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Guide to High-Speed Rail

The Government wants to transform travel in Britain by extending the country’s high-speed rail system.

A National High-Speed Rail Network

The Government wants to transform travel in Britain by extending the country’s high-speed rail system.

It is proposing a Y-shaped network, HS2, which would link London, Birmingham, Leeds and Manchester, with additional stops in the East Midlands and Sheffield. There would also be direct links with the existing HS1 line between London and the Channel Tunnel, and Heathrow Airport.

Opportunities for growth and regeneration

High-speed trains travelling at up to 225 mph and carrying as many as 1,100 people would mean journey times of just 80 minutes between a new high-speed station in Leeds, and London. This would support employment growth and regeneration by helping local businesses to be more productive. It would also bring Heathrow within around 75 minutes of Leeds for connections to long-haul flights.

By transforming the country’s economic geography and bringing the country’s key cities closer together HS2 would help to achieve sustainable, long-term growth, while at the same time providing a viable alternative to domestic flights. Costing £32 billion to construct, HS2 would generate benefits of around £44 billion, as well as revenues totalling a further £27 billion.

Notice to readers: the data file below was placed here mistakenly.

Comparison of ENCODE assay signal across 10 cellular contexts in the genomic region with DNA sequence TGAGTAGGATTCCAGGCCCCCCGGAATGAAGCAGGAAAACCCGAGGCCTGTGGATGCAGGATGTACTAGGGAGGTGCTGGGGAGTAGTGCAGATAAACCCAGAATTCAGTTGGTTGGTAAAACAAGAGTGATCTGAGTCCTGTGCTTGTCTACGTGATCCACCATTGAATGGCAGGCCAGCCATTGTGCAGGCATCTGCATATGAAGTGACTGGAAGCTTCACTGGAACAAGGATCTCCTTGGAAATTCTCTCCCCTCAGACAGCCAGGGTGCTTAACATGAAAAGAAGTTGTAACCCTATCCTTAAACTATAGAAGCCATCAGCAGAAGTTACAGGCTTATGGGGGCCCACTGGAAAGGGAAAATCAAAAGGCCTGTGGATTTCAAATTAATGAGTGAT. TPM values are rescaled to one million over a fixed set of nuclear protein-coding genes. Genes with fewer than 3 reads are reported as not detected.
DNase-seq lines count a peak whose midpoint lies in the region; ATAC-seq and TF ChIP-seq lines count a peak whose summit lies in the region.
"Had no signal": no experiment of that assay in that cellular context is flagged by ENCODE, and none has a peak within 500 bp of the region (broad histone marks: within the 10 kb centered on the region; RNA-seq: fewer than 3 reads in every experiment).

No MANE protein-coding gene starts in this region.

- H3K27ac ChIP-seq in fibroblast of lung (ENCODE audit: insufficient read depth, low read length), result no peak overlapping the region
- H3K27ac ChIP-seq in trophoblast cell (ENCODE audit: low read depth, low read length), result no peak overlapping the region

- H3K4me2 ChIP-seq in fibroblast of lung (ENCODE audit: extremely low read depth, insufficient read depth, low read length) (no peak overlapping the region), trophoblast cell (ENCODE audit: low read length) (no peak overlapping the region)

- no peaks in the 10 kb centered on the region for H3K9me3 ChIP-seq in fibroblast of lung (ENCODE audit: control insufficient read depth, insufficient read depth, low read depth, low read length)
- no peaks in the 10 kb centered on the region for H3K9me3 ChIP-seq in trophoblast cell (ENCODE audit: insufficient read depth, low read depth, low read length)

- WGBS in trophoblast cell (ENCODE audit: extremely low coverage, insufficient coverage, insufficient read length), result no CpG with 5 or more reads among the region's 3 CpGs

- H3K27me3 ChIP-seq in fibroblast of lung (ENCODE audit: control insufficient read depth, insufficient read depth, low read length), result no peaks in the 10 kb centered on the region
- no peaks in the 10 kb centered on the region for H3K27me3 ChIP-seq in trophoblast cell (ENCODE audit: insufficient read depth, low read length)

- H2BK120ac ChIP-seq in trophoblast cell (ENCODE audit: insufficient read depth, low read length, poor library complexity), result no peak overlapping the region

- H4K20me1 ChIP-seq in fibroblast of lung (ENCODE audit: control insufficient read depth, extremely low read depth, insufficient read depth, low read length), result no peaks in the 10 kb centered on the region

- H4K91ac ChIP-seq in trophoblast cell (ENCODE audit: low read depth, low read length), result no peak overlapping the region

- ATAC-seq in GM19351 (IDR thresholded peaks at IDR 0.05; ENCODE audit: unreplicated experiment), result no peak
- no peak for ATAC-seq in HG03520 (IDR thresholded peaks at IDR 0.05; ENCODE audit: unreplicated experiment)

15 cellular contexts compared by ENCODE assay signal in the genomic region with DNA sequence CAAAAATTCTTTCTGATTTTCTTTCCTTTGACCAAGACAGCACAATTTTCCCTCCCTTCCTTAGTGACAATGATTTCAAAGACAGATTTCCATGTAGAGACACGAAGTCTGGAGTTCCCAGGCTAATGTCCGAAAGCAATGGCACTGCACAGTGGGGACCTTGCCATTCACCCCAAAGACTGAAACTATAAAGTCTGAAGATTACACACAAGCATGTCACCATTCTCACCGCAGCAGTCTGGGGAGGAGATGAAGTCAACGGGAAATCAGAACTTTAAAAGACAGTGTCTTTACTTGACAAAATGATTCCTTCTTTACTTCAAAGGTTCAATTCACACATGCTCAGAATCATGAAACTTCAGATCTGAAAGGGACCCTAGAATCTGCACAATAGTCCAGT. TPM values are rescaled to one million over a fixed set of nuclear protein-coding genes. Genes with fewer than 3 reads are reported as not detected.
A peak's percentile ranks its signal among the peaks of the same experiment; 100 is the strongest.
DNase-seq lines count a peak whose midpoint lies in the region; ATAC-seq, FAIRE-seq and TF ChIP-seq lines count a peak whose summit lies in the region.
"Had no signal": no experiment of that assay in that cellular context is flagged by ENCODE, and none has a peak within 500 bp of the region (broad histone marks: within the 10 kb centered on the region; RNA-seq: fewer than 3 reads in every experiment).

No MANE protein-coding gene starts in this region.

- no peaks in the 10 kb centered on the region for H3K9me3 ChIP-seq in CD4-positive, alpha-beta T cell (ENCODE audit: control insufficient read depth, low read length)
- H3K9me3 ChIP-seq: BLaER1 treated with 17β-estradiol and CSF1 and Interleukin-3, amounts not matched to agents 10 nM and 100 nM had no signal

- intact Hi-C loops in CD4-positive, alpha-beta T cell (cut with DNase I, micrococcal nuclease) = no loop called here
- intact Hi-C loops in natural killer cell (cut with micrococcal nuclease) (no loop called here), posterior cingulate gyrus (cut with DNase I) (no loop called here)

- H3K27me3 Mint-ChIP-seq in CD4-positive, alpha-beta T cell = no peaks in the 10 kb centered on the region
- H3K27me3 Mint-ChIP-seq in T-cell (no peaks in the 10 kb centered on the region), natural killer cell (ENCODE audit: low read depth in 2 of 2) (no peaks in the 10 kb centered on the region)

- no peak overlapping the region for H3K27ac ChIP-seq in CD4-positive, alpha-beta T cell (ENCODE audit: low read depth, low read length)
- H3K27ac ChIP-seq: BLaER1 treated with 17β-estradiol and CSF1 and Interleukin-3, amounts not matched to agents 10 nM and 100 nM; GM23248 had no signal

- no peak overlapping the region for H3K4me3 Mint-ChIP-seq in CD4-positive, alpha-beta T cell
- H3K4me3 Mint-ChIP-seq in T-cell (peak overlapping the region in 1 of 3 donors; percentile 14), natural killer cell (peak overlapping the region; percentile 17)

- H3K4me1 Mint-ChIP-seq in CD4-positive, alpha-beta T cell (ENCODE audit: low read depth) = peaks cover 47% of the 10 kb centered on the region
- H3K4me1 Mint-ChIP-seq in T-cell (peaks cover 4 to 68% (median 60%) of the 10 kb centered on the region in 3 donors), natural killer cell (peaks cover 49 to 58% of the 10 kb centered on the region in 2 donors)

First developed in Japan in the 1960s, high-speed rail lines can now be found across Europe and Asia with France, Spain and China all expanding their already-successful networks. In Britain, HS2 would meet the growing demand for long-distance travel while at the same time easing overcrowding on our existing, local rail networks.

Full article, DfT website: 'Investing in Britain's Future'